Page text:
Disillusion only grows…because of his own incontinent ego. As harmful as what Mr. Trump does is the way he does it.   Now we get to the heart of the matter.  True, Trump has ego, but the true rarity among politicians is the one who doesn’t have a big ego.  The writer here is a journalist and makes a living with yap.  Trump has changed the rules of yap. He’s bombastic, rude and blunt, He punches back at a negative press.  Hence their conclusion is Trump Is Not One of Us by his manners and the way he talks. Secondly note the missing title.  It’s “Mr.” not “President”. Distaste for Trump has misled them to think he’s illegitimate as a President, even though elected by 30 states.  I learned a long time ago that in US politics we have to learn to live with the winner.  It doesn’t always suit me either, but I live under it.  And finally the parochialism of journalists is why they are in false-panic over Trump.  Republican Presidents are supposed to meekly sit silently as the press gets glee from running them down.  When someone does slam their analysis, they think it means government repression.  In other words, free speech is for them and their allies, but others must be mute.  They dish it out but they can’t take it.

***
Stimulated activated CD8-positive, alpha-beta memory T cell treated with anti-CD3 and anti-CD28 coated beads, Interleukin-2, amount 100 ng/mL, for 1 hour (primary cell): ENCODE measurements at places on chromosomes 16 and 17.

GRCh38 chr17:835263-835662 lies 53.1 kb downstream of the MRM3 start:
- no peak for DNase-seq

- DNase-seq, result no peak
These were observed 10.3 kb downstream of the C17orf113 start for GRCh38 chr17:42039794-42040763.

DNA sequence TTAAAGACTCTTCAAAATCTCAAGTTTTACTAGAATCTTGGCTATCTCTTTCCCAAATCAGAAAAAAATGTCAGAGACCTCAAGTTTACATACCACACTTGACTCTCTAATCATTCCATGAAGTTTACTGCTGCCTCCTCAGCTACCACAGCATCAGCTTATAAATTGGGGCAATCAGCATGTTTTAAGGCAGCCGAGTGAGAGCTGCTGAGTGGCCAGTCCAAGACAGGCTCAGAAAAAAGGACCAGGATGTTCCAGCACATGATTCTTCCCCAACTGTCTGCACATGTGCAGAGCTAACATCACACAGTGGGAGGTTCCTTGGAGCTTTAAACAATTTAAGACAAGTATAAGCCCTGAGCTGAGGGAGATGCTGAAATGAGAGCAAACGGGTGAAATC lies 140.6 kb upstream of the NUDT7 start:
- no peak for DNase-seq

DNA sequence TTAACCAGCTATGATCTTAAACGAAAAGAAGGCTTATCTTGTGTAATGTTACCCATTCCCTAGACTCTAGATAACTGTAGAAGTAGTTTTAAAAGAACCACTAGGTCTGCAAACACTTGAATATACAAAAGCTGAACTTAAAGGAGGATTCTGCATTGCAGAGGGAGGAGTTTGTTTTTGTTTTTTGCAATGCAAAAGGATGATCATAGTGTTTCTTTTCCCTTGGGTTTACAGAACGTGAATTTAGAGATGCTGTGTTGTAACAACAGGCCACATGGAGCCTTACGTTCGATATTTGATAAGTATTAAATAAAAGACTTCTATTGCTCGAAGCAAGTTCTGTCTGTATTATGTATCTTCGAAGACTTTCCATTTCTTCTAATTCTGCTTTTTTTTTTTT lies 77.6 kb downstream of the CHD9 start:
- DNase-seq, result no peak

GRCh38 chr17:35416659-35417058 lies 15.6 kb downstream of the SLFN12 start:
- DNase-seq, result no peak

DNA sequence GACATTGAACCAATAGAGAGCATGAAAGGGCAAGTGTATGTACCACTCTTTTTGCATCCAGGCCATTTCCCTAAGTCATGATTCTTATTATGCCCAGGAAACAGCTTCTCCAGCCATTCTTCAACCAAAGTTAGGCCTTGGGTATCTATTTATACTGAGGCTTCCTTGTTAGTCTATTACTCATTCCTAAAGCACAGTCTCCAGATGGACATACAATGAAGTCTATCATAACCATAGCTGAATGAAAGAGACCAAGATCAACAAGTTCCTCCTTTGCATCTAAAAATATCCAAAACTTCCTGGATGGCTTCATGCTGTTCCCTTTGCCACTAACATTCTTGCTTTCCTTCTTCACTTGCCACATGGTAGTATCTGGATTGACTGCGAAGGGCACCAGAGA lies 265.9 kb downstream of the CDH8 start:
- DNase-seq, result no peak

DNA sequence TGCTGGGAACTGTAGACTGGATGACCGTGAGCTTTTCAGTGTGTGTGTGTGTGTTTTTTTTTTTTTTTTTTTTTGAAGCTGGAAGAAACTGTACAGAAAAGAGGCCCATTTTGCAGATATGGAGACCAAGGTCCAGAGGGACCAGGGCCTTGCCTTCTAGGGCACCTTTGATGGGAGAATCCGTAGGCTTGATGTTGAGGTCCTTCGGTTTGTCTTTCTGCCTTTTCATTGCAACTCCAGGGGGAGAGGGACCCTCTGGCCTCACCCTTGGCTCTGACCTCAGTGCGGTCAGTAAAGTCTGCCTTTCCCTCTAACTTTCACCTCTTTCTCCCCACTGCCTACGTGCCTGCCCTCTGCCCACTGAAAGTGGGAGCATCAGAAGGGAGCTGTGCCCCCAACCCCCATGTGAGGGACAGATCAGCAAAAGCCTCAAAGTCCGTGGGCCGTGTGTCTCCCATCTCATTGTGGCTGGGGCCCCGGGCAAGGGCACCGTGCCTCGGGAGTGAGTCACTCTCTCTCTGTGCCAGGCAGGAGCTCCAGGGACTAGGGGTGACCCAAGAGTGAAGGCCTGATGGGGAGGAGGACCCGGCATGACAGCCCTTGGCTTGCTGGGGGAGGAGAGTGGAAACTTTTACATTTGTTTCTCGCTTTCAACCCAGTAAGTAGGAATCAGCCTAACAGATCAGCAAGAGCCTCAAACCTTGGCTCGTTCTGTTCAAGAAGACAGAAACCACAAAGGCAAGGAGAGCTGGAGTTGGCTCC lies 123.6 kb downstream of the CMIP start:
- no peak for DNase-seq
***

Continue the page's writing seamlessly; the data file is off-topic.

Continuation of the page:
Political bias shows as well.  Reform plans show every sign of turning into a cut for the rich…Instead of reforming Obamacare, Repbulicans are in knots over a bill that would leave millions of Mr. Trumps’s own voters sicker and poorer. This is what I call the Thomas Frank effect.  His book, “What’s the Matter with Kansas” was a hit with New York libs but left Kansans baffled and angry.  In it, he argues that Kansans don’t know what’s good for themselves.  They should crave socialism and entitlements.  Instead, the silly little people opt for Liberty.  To back it up, he cites examples in Kansas that don’t exist—an Emporia fallen into near ghost town status and Kansas City suburbs become unlivable. Here, the writer for Economist avows that Obamacare should be saved because surely only that will help Trump voters.  And when all else fails, criticize with class warfare. Oh! The evil rich!